On Easter Saturday morning our alarm went off as usual at 6 am, and I knew something was wrong because my wife didn’t turn it off. It took about ten minutes for me to fully register that this was because she was dead.

Charlotte had suffered a pulmonary thromboembolism: a massive clot in the pulmonary artery, causing instant lights out. She knew nothing about it, and neither did I. Thankfully.

Charlotte was 57; a fit and healthy non smoking dog walker on nil medication, who didn’t know her doctor’s name because she never needed to see him.

I met her in Oxford 40 years ago, and we were married for 36 of them. She was my rock, my soul mate, my inspiration and my life coach.

There are no words.

This makes it awkward for everyone. People want to communicate with you, and to express their support and love in whatever way they can. The result was a deluge of emails, texts, whatsapps, cards, flowers, facebook messages, letters, and cakes. All of which were on the one hand lovely to receive and on the other quite stressful. I felt I had no space left in my brain to think and try and process what had happened, and it got so bad that my daughter (who was experiencing the same, of course) suggested we try a long weekend without our phones. I hid hers and she hid mine. As I lay in bed the first night listening to my heart (which I now tend to do a bit more than I used to) I could hear how much calmer it was, and slower. I got some sleep that night, which was joyous.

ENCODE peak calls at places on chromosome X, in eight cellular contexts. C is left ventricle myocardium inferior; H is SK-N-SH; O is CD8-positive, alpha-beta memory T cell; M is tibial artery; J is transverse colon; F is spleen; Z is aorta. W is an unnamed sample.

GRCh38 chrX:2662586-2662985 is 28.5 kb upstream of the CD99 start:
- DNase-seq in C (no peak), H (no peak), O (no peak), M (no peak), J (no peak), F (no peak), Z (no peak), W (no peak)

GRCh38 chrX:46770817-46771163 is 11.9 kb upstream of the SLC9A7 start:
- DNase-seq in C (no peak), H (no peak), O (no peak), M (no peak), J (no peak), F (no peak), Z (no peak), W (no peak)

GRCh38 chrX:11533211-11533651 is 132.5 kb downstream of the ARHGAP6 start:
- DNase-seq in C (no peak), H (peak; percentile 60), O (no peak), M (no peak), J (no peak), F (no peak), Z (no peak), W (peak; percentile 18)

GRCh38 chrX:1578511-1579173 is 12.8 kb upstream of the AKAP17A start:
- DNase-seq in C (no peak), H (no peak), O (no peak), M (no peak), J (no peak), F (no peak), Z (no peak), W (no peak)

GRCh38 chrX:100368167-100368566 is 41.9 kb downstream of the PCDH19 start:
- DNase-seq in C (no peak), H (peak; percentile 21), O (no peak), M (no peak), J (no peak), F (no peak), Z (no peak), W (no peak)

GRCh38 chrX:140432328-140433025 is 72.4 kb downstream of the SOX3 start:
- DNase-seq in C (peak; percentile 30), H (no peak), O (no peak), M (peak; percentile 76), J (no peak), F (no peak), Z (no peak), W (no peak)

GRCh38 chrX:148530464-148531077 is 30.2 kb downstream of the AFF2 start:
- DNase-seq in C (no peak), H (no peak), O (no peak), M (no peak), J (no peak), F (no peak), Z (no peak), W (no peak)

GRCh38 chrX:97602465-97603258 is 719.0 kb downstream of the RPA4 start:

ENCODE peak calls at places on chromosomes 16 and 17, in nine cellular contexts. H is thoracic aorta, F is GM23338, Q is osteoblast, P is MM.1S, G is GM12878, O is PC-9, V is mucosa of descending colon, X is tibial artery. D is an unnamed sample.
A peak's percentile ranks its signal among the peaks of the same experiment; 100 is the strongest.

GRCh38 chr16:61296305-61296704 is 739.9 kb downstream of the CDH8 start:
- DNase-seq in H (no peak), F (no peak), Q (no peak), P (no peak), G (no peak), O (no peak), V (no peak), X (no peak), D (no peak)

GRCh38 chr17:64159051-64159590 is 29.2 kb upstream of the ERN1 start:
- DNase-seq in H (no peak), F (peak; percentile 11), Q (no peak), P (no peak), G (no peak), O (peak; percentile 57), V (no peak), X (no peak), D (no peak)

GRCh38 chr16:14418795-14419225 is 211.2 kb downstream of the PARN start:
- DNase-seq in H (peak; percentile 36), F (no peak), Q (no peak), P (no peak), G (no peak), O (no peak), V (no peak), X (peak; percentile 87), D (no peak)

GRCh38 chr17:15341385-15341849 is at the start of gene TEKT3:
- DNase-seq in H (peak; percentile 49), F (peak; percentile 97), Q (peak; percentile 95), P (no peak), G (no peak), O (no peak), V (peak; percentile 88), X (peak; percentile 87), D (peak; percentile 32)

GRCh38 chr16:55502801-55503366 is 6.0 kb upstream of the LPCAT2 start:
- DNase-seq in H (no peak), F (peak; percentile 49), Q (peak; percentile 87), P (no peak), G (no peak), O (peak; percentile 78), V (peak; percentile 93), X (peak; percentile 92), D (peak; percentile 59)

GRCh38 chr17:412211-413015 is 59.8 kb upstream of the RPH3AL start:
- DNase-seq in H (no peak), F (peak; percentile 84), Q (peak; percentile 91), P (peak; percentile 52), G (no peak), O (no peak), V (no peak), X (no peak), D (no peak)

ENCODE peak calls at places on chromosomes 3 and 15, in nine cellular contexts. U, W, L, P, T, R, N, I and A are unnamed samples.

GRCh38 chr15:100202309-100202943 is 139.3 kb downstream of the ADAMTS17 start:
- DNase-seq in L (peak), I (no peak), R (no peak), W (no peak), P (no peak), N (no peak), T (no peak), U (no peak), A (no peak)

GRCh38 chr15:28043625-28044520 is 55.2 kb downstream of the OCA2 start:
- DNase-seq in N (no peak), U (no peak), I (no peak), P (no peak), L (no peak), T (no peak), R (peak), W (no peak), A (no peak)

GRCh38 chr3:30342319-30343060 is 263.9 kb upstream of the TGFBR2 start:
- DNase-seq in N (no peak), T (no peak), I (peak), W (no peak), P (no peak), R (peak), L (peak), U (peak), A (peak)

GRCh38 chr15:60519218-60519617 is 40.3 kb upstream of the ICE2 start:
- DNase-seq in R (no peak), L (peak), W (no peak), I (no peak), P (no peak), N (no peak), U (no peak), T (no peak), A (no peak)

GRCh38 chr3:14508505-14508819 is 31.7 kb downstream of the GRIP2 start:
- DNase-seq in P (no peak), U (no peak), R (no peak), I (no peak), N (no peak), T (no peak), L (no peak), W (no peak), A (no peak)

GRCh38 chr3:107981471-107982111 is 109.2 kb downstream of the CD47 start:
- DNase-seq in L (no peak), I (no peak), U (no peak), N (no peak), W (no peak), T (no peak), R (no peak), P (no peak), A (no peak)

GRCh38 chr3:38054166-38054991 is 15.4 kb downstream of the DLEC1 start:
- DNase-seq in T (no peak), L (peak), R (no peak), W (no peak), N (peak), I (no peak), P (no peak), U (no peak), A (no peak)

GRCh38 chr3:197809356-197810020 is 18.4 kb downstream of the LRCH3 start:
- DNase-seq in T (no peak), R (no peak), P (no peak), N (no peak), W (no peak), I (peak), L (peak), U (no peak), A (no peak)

As you can imagine, I am on something of a learning curve right now: learning about myself for sure, learning new skills, learning much more about the people I know, and doing a lot of reflecting on how I can help others and ensure that Charlotte’s cruel and untimely passing has meaning.

So I think I have some advice for you on how to communicate with someone who has suffered a severe loss of this sort.

Firstly, beware the default “How are you?” question. When you ask this, the respondent has to choose whether to tell you the truth or whether to bat it away with a trite answer. I’ve built up a little portfolio of these: